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Adulting responsibly.

One of my greatest areas of weakness the last few forevers or so has been discipline. No, I've not been a naughty boy. (Well, maybe a bit.) Rather, I've been struggling with things like setting limits and follow through. But all is not hopeless.

Although for some reason I'm loathe to admit it, I have made progress over the last few...weeks or months, depending how you gauge it.

Last week, for example, I was powerfully tempted to stay out all night partying for Halloween, but instead I went home because it was a work night and because doing so would save me $40. It was tough, and I felt powerful stupid and lame on my walk back to the station, but I set a limit and stuck to it.

This week, I similarly wanted to go out with friends but instead stayed in and started investigating health and dental insurance for next year. (Nothing conclusive, but progress was made.) I prioritized something important and responsible, and did my best to follow through.

This all sounds childish, and I'm hesitant to even post it, but I think it's important I acknowledge my weaknesses and recognize progress outloud as a positive instead of dwelling in "failures" as negatives.

Because jokes!
Because I realized sometime this past weekend that I, by habit or negativity or both, do precisely the opposite, and, moreover, that's as much the problem with my moving forward as an adult as any weakness of will or whatever. By failing to acknowledge and reward good behavior, I deny any incentive to avoid and discourage bad behavior.

If this sounds like classical conditioning, that's because it is. Valence is arguably one of the most fundamental emotions (or components of it) and among the most important, too, especially for behavior.

In short, one can't hope to simply force oneself into adulthood and adulting; one has to want it--and like it. And I think that requires training oneself to want it and like it, silly as it may feel along the way.

This isn't to say one should or should expect to enjoy doing one's taxes, but rather that one should train oneself to feel accomplished having done them and looking forward to that sense of accomplishment. I don't think it's enough to just "get them out of the way;" I think something like pride or satisfaction is necessary to encourage, rather than discourage, doing necessary, and sometimes odious, things like taking care of responsibilities.

Looking forward to satisfaction is certainly more attractive than merely dreading the grind. But, for me at least, that's not intuitive. Furthermore, I all but mock myself for failing to follow through or set limits and refuse to acknowledge the progress I make and successes I have. It's little wonder, then, that I put off responsibility and adulting.

But I want to change, and looking at it like this--as a process of rewarding and training rather than as requiring some tedious brute force of will--gives me hope.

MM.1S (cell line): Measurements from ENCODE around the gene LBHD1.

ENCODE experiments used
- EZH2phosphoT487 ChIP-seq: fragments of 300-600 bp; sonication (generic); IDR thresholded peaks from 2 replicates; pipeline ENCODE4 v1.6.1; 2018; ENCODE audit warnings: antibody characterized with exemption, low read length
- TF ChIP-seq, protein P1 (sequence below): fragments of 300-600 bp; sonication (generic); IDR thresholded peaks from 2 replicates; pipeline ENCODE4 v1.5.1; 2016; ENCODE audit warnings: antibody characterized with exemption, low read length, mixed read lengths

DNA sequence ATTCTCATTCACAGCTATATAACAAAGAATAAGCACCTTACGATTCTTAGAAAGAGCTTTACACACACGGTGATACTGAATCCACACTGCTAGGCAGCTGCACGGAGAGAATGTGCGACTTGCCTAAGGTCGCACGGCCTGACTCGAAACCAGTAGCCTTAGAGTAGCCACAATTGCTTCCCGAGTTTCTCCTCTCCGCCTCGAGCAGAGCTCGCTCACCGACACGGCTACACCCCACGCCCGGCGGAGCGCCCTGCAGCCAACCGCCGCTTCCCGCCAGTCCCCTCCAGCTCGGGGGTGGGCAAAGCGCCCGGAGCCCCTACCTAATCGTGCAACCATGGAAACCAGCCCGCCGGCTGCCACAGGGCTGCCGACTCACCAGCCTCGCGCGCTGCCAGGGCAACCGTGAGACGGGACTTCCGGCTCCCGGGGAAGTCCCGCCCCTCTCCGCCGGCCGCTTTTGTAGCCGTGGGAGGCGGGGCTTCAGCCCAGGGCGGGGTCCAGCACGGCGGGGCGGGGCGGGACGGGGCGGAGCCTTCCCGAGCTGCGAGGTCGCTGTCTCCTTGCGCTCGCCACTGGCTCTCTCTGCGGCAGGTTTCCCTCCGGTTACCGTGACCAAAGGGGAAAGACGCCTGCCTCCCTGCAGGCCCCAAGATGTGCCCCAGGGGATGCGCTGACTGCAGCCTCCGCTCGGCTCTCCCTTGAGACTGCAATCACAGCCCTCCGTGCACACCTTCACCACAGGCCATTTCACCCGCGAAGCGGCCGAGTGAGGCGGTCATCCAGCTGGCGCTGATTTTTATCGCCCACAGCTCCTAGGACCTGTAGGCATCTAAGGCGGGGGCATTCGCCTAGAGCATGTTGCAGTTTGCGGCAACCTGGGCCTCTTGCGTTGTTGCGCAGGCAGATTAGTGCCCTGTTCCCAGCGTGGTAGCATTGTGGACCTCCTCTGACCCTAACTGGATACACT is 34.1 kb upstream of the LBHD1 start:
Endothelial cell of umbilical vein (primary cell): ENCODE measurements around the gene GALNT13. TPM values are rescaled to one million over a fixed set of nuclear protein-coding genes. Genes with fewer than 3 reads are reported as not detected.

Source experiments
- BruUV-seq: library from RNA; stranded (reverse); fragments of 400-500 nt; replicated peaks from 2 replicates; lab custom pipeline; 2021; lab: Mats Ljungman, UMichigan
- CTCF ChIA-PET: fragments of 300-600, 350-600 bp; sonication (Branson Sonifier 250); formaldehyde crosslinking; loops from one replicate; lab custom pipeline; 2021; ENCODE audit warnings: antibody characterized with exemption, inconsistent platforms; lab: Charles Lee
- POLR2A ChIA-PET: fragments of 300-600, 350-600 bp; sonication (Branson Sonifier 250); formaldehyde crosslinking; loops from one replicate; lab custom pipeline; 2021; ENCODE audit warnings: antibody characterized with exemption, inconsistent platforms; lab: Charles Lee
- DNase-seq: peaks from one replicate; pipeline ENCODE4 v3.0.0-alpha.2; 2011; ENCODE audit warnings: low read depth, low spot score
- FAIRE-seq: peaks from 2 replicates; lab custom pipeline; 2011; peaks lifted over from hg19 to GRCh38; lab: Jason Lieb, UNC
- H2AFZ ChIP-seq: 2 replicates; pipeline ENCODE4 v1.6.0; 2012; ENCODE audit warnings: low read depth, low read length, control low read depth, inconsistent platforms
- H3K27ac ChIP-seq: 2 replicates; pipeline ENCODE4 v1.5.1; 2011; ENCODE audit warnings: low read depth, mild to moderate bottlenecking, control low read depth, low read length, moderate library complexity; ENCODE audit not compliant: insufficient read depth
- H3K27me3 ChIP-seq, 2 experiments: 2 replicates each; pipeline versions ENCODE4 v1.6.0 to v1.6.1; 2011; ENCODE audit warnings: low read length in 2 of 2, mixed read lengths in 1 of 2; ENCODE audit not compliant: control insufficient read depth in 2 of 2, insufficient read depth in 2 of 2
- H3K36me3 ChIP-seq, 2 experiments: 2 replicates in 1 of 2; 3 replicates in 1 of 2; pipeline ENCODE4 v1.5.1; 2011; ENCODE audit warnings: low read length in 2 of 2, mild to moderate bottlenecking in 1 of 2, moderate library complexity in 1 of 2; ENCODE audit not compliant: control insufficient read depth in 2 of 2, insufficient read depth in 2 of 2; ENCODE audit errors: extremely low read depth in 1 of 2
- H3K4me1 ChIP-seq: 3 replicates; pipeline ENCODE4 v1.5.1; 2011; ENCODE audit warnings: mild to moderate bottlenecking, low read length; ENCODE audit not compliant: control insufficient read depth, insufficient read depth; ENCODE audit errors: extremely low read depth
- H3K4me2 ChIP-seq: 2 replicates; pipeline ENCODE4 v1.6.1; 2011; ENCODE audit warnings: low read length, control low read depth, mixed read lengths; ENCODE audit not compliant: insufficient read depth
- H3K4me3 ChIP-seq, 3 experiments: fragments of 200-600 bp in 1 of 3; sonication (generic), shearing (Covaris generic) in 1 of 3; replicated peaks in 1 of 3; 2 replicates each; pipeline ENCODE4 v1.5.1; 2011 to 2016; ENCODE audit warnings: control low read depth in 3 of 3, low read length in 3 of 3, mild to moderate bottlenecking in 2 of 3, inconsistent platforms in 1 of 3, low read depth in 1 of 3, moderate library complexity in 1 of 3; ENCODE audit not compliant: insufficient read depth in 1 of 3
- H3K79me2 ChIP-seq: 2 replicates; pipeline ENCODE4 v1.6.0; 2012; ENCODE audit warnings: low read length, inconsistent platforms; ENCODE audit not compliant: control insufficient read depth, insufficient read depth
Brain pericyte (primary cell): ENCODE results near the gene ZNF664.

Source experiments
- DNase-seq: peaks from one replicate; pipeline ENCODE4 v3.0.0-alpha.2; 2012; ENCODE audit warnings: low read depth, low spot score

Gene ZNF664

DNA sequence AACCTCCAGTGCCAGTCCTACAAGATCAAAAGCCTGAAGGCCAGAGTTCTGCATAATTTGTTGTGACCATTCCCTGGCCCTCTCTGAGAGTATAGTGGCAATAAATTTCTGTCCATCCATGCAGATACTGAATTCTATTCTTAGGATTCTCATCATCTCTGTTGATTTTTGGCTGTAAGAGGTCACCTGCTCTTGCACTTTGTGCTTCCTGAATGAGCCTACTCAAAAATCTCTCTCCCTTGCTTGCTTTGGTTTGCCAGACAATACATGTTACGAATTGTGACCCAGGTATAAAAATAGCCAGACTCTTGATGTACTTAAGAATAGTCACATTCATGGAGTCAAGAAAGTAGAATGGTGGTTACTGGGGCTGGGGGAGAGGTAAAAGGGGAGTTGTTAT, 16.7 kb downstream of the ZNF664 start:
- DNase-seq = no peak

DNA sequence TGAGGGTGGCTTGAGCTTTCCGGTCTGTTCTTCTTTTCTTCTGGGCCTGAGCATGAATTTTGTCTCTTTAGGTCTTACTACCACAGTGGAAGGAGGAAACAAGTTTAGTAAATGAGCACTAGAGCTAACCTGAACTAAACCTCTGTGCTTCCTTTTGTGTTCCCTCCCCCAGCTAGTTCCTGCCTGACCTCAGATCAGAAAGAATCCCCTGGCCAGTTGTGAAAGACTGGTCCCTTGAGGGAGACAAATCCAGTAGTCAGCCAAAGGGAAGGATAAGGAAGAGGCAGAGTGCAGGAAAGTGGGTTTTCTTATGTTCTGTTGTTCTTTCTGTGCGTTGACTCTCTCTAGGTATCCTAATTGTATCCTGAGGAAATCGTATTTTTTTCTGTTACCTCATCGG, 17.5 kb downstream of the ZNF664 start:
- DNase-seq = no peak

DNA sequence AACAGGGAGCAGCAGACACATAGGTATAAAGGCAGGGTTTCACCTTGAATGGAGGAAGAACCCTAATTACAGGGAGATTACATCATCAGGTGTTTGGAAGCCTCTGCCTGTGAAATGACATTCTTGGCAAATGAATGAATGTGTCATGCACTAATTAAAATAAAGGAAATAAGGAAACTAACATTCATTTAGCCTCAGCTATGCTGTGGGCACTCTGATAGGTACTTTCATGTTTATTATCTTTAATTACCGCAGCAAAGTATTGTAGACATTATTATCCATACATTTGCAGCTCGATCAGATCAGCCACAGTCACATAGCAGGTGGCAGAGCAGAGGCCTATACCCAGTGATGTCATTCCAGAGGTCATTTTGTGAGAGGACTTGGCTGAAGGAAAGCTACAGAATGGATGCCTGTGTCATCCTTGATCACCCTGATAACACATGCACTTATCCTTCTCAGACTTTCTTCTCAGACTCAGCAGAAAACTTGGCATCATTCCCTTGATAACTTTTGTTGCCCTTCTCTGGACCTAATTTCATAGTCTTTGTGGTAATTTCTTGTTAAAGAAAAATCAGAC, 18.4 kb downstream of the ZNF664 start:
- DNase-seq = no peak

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This moment: A tattoo.

So I read Mrs. Dalloway in high school, and it was perhaps the most beautiful thing I'd ever read. One passage in particular, very early in the book, hit me hard with my first experience of the sublime, and stayed with me—and led at last to my first tattoo.
In people’s eyes, in the swing, tramp, and trudge; in the bellow and the uproar; the carriages, motor cars, omnibuses, vans, sandwich men shuffling and swinging; brass bands; barrel organs; in the triumph and the jingle and the strange high singing of some aeroplane overhead was what she loved; life; London; this moment of June.  (Emphasis added; full paragraph included below. From the full text of the novel as made available by the University of Adelaide.)

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I missed this place. Standing on the balcony, the porch, or the dock and looking out over the lake, I was reminded of the beauty and tranquility this lake represents for me. The meaning and memories, too.

This was always a place of solace and stability for me. We moved around a lot when I was a kid, but we always came back to this place. It had been in our family for generations before I was even born—if we'd been able to keep it, it would have been a solid 4 generations including mine. This was where I figured out I w…

Sarracenia 'Palmerpink.'

So I posted the other day about my rekindled carnivorous plant obsession—I mean, hobby. I mentioned, in passing, that I had "discovered" a possible cultivar, so here's the lowdown on what that means and what I meant.

The term "cultivar" is short for "cultivated variety," and signifies that a particular plant is so desirable and interesting that people want exact copies of it rather than simply seed from it. Some famous American pitcher plant (Sarracenia) cultivars include the legendary Adrian Slack, the massive Leah Wilkerson, and the classic Judith Hindle.

Part of how these come about is that, unlike horses x donkeys = mules and certain other hybrids, Sarracenia hybrids aren't sterile and can be crossed and recrossed without limit. Further, random chance can create crazy combinations of genes such that even hybrids between the same species—heck, even the same parents—can demonstrate quite the variety. More on that elsewhere.

Depending on how easy…